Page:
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Information for Faculty Candidates

Thank you for considering Cornell University for your faculty career.

We seek faculty members committed to advancing diversity, equity and inclusion, who will join our workforce, are ready to educate our diverse student body and who understand Cornell’s motto …”any person…any study.”

In 1868, Cornell’s founder stated “I would found an institution where any person can find instruction in any study.” Over 150 years later, we still strive to welcome students from all walks of life, without regard to income, race, religion, ethnicity, age, gender or perceived physical disability, to the university.

We continue to hire and invest in faculty members who share our historical commitment to pursuing knowledge for any person in any study.

All applicants for tenure track and tenured faculty positions are asked to submit a Statement of Contribution to Diversity, Equity and InclusionThe statement gives candidates an opportunity to describe how they currently or potentially promote diversity, equity and inclusion through their teaching, research and service.

Examples:

  • Creating programs that provide access and a pathway to higher education for groups traditionally underrepresented in a field or for those who have faced barriers; 
  • Enhancing the learning experience in the classroom, lab and field for all students through exposure to new perspectives on cultures, beliefs and practices;
  • Describing how the candidate's teaching engages or addresses barriers to full participation in the student educational experience;
  • Explaining how the candidate's research, scholarship or creative activities contribute to understanding the barriers experienced by marginalized groups;
  • Offering research opportunities for individuals historically excluded from disciplines on the basis of their background (demographic, socio-economic status, ability, etc.);
  • Mentoring and advising students and junior colleagues to enhance opportunities for underrepresented students and junior faculty to succeed in the academy; and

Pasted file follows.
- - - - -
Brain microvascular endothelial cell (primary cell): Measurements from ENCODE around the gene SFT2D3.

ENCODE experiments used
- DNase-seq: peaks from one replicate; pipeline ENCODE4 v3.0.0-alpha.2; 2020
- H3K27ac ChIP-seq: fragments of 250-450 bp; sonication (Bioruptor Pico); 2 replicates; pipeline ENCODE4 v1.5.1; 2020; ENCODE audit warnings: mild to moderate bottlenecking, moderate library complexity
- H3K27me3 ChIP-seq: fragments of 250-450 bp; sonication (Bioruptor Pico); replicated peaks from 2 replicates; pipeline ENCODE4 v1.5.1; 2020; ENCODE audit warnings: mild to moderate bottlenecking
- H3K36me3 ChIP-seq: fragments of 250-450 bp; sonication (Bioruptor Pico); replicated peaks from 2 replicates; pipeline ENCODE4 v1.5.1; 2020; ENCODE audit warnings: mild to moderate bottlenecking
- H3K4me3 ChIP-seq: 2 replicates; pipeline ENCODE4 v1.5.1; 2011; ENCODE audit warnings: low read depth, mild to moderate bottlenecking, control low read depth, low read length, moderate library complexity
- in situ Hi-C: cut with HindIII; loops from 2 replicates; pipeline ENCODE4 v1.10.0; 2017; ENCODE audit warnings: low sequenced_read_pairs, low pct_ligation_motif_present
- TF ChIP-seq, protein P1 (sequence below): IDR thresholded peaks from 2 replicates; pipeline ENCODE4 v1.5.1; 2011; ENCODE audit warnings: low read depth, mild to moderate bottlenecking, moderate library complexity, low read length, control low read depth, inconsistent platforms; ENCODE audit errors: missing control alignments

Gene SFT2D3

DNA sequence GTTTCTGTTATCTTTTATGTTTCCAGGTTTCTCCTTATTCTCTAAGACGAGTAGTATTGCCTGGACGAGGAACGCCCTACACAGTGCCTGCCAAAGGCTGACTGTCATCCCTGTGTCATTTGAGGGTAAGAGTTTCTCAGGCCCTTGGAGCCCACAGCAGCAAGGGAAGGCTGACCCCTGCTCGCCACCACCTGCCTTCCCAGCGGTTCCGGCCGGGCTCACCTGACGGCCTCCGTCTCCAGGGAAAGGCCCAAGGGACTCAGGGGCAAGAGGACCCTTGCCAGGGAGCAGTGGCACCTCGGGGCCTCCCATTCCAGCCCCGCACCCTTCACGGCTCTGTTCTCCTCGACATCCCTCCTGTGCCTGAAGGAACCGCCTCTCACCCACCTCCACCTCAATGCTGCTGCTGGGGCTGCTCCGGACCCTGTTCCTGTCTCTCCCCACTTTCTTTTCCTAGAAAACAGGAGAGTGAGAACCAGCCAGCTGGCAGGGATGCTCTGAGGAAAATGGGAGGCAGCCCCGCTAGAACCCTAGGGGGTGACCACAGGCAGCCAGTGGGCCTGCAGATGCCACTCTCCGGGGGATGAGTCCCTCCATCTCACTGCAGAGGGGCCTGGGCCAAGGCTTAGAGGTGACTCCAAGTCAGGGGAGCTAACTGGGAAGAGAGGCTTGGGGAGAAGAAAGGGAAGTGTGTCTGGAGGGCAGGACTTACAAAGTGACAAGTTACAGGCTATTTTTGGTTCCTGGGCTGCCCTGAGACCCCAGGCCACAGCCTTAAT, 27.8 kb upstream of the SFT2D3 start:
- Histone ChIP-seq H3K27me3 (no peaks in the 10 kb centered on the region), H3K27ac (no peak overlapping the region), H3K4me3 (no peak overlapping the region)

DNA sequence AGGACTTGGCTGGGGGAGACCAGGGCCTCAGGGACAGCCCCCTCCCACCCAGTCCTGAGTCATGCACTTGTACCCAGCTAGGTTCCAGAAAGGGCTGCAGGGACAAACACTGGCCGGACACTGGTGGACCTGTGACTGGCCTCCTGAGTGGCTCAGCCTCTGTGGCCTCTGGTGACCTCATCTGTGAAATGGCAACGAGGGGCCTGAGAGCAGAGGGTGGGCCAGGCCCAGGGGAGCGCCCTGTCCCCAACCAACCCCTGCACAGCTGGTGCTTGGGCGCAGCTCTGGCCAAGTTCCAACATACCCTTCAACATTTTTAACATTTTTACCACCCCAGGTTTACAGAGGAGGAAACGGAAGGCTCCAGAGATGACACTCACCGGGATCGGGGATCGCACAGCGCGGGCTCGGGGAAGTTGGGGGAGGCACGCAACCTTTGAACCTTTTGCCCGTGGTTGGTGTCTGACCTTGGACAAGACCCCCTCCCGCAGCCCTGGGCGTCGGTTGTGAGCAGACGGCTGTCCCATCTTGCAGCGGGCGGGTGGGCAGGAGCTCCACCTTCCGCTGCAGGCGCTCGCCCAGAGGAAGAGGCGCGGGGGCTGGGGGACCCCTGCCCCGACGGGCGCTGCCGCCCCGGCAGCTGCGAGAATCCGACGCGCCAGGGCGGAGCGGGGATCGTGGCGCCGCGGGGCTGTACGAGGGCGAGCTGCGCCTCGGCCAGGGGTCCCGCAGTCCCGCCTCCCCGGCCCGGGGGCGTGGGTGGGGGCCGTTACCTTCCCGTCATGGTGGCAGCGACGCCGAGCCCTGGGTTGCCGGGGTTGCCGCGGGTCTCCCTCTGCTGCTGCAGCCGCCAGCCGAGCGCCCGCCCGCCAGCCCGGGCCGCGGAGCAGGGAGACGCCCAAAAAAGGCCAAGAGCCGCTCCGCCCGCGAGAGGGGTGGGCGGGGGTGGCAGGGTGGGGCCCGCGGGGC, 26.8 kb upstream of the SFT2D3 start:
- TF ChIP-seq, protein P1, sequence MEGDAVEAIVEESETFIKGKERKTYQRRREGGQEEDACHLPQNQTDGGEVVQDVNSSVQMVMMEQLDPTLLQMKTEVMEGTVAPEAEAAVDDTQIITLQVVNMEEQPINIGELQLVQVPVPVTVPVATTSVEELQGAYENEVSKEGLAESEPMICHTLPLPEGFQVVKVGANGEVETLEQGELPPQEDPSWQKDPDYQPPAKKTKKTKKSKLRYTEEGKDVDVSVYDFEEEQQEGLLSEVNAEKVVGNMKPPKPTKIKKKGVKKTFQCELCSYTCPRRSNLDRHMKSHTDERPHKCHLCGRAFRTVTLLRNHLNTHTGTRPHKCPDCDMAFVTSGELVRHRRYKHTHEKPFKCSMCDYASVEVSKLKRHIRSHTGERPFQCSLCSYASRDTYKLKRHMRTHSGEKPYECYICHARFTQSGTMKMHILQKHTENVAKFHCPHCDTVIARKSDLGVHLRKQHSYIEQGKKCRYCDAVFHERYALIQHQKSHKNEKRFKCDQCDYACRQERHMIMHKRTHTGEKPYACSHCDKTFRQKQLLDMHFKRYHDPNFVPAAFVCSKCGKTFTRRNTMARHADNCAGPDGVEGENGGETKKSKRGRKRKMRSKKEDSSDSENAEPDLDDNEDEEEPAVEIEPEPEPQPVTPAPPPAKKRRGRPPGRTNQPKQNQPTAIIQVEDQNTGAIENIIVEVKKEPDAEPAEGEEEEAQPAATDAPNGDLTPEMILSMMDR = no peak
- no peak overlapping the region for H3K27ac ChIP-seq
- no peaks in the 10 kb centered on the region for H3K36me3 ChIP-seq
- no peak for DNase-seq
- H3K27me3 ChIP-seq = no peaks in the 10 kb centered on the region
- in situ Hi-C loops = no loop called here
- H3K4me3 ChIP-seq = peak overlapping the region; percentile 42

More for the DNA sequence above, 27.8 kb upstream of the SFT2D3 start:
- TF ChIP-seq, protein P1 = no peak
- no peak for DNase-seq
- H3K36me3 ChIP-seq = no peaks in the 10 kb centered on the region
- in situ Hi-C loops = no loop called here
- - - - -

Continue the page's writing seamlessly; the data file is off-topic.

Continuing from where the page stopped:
• Committing to public engagement with organizations or community groups serving marginalized populations or extending opportunities to disadvantaged people

In general, strong statements share common attributes; the statement:

  • Articulates the candidate's understanding of diversity, equity and inclusion (using data highlighting issues, such as mentoring or access, ability to describe challenges and barriers);
  • Demonstrates a track record on diversity, equity and inclusion matters throughout candidate's career as a student and educator (see examples above), and
  • Provides clear and concrete examples of how the candidate might approach the issue articulated at Cornell University.

In addition, the Rubric Assessing Candidate on Diversity, Equity and Inclusion helps analyze a strong vs. weak statement.

The search committee will likely ask candidates to share their experiences working on diversity, equity and inclusion issues. For example, during the interview you may be asked questions such as:

  • What experience have you had in creating inclusive learning environments? If you are a junior scholar, how would you create and inclusive learning environment?
  • How would you foster an inclusive community in your lab or with those involved in your research and/or scholarship?
  • How would you increase representation of students/faculty who are currently underrepresented (by gender, race, ethnicity, ability, etc.) in your field?

You may also be asked in a department talk to comment on your experience and commitment to promoting diversity, equity and inclusion.

Contact Information

Office of Faculty Development and Diversity
122 Day Hall
Ithaca, NY 14853
Ph: 607.255.6867
Fax: 607.255.4672
ofdd@cornell.edu